Statements of Support

The Resources for Inclusion Support and Empowerment (RISE) Center are responsible to LWTech's student community in bringing awareness to global issues felt at home. Below are statements of support developed by the RISE Center to ensure students are well informed and supported.

On March 16, 2021, there was a mass shooting in which eight people were killed, six of whom were of Asian descent, in the state of Georgia. Although an investigation is ongoing and a motive has not been confirmed, these murders are the latest in string of recent violence against members of the Asian community. The increase in violence against Asian-Americans is a result of anti-Asian prejudice provoked by people blaming COVID-19 on China and Chinese peoples.

The RISE Center and Office of Student Life Lions CREW condemn all forms of anti-Asian bias, prejudice, and racism. We stand in solidarity with the Asian community and our Asian and Asian-American students against this violence. The role of both Lions CREW and the RISE Center are to provide support and opportunities for education, encouraging students to interrupt and prevent racism. We believe all students deserve to live and learn free from violence and fear.

Even as overall hate-crime reports fell 7% in the country, violence against Asian Americans rose by almost 150%. Incident reports of anti-Asian prejudice also grew more violent, with 15% involving physical assault or spitting; two-thirds including verbal harassment or threats. Hate crimes that target people based on their ethnicity are especially dangerous because it strikes fear in an entire communities. Hate crimes target individuals but they also affect anyone sharing identities with those targeted, and contributes to individuals feeling at risk in facing similar violence. These feelings of intense fear and anxiety impact all parts of an individual's life, contributing to the feelings of living in fear and violence.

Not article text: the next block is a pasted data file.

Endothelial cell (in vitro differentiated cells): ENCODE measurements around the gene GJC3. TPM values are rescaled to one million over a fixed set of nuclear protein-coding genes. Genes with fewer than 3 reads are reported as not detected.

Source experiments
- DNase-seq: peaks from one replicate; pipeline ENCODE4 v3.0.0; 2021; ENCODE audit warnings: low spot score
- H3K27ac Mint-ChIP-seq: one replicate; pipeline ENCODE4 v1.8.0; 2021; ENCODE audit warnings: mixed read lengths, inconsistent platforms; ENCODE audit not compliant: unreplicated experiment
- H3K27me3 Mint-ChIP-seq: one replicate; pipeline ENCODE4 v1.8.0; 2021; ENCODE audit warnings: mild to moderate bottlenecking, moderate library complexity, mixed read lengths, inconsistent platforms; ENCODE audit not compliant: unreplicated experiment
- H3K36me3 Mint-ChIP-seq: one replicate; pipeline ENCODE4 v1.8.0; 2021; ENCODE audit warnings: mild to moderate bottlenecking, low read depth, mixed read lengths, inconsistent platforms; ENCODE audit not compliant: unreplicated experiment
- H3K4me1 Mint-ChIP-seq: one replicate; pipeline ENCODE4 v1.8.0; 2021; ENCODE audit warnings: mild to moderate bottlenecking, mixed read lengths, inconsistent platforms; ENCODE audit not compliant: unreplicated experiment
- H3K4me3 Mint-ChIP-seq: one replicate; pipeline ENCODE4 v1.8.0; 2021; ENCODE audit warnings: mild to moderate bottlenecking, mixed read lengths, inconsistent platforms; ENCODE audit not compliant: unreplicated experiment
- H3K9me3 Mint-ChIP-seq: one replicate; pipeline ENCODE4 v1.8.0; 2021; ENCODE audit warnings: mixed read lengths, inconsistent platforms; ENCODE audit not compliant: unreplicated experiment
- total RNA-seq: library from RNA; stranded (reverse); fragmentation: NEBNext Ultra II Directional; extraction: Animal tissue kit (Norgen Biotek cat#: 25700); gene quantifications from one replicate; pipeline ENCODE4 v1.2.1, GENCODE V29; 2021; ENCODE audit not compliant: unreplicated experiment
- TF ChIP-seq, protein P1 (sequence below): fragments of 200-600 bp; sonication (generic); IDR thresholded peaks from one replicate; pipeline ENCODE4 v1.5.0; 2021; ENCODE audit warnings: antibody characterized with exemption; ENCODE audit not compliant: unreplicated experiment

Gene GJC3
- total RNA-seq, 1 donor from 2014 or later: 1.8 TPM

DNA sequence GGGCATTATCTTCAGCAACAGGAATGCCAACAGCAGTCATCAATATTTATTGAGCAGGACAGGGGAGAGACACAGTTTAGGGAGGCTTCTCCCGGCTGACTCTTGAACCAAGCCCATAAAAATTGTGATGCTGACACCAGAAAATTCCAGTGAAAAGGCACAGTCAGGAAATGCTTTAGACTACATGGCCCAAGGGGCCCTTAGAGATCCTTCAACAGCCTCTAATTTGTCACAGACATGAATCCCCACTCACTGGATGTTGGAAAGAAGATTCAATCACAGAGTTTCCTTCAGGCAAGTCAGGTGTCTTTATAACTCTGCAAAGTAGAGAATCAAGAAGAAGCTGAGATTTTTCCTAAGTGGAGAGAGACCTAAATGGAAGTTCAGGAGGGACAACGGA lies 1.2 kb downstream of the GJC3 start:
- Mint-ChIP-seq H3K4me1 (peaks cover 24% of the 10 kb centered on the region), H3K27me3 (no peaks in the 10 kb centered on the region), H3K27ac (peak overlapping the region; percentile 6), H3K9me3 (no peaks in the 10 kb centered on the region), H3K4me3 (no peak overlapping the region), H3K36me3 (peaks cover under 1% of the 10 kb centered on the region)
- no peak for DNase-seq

The increase in anti-Asian violence represents anti-Asian prejudice that has increased in our country since the world first became aware of COVID-19. This is not the first time that Asian communities have been targeted and scapegoated as a result of fear about world events. Previous examples include: demographic changes, immigration, World War II, September 11 attacks, and now the global pandemic. Racist language, slurs, and images are connected to increases in racial violence. 

An illustration of this prejudice can be seen in this graph of Google searches for “Ch--a Virus,”, “Ch—k,” “Kung Flu,” & “G—k” (derogatory terms/slurs for COVID-19 and Asians) over the last year:

 image of the chart described in the above paragraph

Figure 1: Google Trends Key Word Search "Chi--a Virus, "Ch--k," "Kung Flu," & "G--k" Weekly (3/1/20 to 2/21/21). Numbers represent search interest relative to the highest point on the chart for the given region (United States) and time. A value of 100 is the peak popularity for the term. A value of 50 means that the term is half as popular. A score of 0 means there was not enough data for this term.

See more graphs and charts about anti-Asian prejudice and violence.

If This Happens To You

If This Happens To Others

  • If you witness anti-Asian prejudice from an LWTech student, staff or faculty member, report it in this online form, and the Bias Response Team will respond to it. Bias and prejudice includes comments directed at specific individuals as well as general derogatory comments.
  • If you are a witness any form of anti-Asian prejudice, or want to support the Asian community, here are some principles for fighting hate, from the Southern Poverty Law Center:
    • Act: Perpetrators of hate will always perceive silence as acceptance of their behavior. Use your voice in your communities to raise awareness, condemn violence, and support victims.